Sunday, June 17, 2012

The False Prince

I'll admit I was surprised by being surprised by The False Prince.  From the beginning I liked the main character Sage, but I was worried about the plot set up.  It seemed predictable.  Too predictable.  A handful of orphans, an empty throne, greedy men, and a treasonous plan to fool a kingdom - It didn't seem too hard to figure out what would happen.  Here's how I thought things would go down:

  1. Rich baddy (Conner) would try his best to beat/intimidate/terrorize orphan boys until they bent to his will.
  2. Sage, the rebellious orphan, would rebel and cause mischief.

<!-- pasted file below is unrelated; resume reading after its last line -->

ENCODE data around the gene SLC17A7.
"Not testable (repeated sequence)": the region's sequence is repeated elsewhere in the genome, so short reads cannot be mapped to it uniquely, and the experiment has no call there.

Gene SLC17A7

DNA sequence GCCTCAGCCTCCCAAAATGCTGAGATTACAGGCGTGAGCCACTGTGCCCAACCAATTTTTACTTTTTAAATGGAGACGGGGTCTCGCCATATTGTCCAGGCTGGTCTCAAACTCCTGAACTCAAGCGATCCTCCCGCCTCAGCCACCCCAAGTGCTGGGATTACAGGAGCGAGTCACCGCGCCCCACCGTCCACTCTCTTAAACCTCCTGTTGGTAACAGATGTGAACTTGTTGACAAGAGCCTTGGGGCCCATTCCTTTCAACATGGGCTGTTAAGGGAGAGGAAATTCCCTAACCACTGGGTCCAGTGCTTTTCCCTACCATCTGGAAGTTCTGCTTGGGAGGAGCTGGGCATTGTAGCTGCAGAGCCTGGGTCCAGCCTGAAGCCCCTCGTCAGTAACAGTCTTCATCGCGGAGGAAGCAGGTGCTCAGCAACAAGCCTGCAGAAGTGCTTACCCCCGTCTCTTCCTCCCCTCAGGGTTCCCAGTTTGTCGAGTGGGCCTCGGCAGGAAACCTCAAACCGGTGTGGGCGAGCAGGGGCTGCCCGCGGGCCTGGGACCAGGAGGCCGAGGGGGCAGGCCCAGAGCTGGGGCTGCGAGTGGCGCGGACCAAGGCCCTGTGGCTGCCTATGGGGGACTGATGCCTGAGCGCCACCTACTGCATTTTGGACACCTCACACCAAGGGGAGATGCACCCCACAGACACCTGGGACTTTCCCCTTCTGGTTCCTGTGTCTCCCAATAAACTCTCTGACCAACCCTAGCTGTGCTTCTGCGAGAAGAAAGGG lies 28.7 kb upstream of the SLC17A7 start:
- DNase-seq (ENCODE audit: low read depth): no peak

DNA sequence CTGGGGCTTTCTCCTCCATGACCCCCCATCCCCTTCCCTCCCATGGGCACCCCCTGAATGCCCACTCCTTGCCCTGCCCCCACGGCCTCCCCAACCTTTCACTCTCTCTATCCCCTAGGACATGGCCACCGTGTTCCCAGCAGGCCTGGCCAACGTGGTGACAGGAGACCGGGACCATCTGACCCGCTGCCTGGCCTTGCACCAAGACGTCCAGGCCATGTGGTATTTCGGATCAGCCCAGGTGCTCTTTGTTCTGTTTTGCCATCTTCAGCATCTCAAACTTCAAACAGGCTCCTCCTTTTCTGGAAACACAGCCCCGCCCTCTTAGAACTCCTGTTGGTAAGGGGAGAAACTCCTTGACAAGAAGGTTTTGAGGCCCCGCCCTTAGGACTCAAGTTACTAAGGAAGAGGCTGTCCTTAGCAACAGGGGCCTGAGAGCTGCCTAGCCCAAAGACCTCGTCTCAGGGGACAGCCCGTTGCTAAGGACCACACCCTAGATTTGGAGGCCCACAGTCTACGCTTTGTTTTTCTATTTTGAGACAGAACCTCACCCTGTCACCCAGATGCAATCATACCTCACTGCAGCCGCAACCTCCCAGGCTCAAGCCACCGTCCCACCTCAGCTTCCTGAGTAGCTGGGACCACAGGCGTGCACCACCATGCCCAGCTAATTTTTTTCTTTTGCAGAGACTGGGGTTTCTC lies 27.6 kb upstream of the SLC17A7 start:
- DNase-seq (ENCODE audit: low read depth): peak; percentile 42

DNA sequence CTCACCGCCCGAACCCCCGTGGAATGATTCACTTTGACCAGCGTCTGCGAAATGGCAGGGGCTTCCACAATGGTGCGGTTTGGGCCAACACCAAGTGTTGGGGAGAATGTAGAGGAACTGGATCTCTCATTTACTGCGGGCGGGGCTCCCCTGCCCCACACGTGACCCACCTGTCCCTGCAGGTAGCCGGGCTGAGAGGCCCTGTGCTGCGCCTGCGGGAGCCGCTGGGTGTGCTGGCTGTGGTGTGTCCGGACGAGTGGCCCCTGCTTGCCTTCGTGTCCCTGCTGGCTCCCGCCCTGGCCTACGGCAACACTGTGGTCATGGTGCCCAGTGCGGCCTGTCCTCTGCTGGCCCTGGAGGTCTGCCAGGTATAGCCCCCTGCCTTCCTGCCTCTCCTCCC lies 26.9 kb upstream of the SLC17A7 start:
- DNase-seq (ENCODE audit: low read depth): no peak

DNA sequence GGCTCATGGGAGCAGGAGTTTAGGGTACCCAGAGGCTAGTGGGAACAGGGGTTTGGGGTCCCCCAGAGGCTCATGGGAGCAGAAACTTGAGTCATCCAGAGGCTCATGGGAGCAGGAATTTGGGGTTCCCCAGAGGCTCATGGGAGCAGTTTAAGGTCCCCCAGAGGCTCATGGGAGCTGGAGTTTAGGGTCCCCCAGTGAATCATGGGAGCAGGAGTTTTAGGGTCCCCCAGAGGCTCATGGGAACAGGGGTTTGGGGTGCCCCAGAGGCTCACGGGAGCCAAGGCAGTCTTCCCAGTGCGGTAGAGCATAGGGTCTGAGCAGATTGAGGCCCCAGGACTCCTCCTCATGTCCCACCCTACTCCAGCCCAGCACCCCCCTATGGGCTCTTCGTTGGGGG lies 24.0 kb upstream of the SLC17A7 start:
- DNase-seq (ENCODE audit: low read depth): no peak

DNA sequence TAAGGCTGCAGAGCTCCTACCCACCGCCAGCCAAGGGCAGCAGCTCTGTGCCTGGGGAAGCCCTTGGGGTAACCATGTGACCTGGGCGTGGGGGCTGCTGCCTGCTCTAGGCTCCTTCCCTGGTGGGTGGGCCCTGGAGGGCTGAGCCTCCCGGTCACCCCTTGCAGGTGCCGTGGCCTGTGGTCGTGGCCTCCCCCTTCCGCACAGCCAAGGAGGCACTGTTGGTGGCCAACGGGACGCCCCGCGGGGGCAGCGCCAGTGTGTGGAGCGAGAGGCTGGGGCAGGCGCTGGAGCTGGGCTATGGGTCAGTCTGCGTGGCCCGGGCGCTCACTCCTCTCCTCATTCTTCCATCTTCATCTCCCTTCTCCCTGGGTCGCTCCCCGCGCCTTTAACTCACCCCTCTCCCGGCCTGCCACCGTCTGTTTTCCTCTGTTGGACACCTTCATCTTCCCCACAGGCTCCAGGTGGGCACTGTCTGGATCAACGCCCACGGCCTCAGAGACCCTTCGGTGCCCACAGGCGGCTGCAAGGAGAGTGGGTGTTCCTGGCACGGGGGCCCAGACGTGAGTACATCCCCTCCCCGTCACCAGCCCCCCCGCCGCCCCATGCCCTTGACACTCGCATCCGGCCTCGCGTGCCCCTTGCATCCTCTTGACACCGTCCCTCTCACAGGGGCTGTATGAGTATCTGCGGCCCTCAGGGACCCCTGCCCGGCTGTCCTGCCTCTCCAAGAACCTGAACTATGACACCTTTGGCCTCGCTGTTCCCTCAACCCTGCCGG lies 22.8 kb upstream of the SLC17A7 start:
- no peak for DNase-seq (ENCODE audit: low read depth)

3. The orphans would become friends and unite in their hatred for Conner.
  4. Conner would see that Sage was the best *prince* to take the throne.
  5. Conner would somehow use Sage's loyalty to his new friends to manipulate him into pretending to be the prince.
  6. Somehow Sage would outwit Conner and save the day and the kingdom.
Some of my predictions were accurate.  Conner was bad.  Sage was a rebel.  I love a good rebel.  And Sage does outwit the evil Conner, but Jennifer Nielsen does a great job of keeping the reader guessing and wondering who to trust.  I stayed up late enjoying Nielsen's plot twists.  I love a good plot twist.  
The False Prince is a book about kingdoms and castles, honor and deceit.  There's plenty of mystery and intrigue in the story, but it won't overwhelm adolescent readers.  I recommend it to both Middle Grades and young Young Adult readers looking for an adventure series without vampires, werewolves or cyborgs.  

Blog you later!  ~  Ali B.

1 comment:

Natalie Aguirre said...

I loved this book. I agree with you that Jennifer does a great job keeping you guessing.